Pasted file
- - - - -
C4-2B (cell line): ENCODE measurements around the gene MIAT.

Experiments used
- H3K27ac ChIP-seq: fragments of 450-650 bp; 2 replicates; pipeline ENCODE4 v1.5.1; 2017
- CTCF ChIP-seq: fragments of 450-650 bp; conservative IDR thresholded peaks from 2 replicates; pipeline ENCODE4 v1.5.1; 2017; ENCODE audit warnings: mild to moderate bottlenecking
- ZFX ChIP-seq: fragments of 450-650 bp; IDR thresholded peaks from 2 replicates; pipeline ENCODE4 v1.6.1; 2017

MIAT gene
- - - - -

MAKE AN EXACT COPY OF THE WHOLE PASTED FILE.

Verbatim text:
C4-2B (cell line): ENCODE measurements around the gene MIAT.

Experiments used
- H3K27ac ChIP-seq: fragments of 450-650 bp; 2 replicates; pipeline ENCODE4 v1.5.1; 2017
- CTCF ChIP-seq: fragments of 450-650 bp; conservative IDR thresholded peaks from 2 replicates; pipeline ENCODE4 v1.5.1; 2017; ENCODE audit warnings: mild to moderate bottlenecking
- ZFX ChIP-seq: fragments of 450-650 bp; IDR thresholded peaks from 2 replicates; pipeline ENCODE4 v1.6.1; 2017

MIAT gene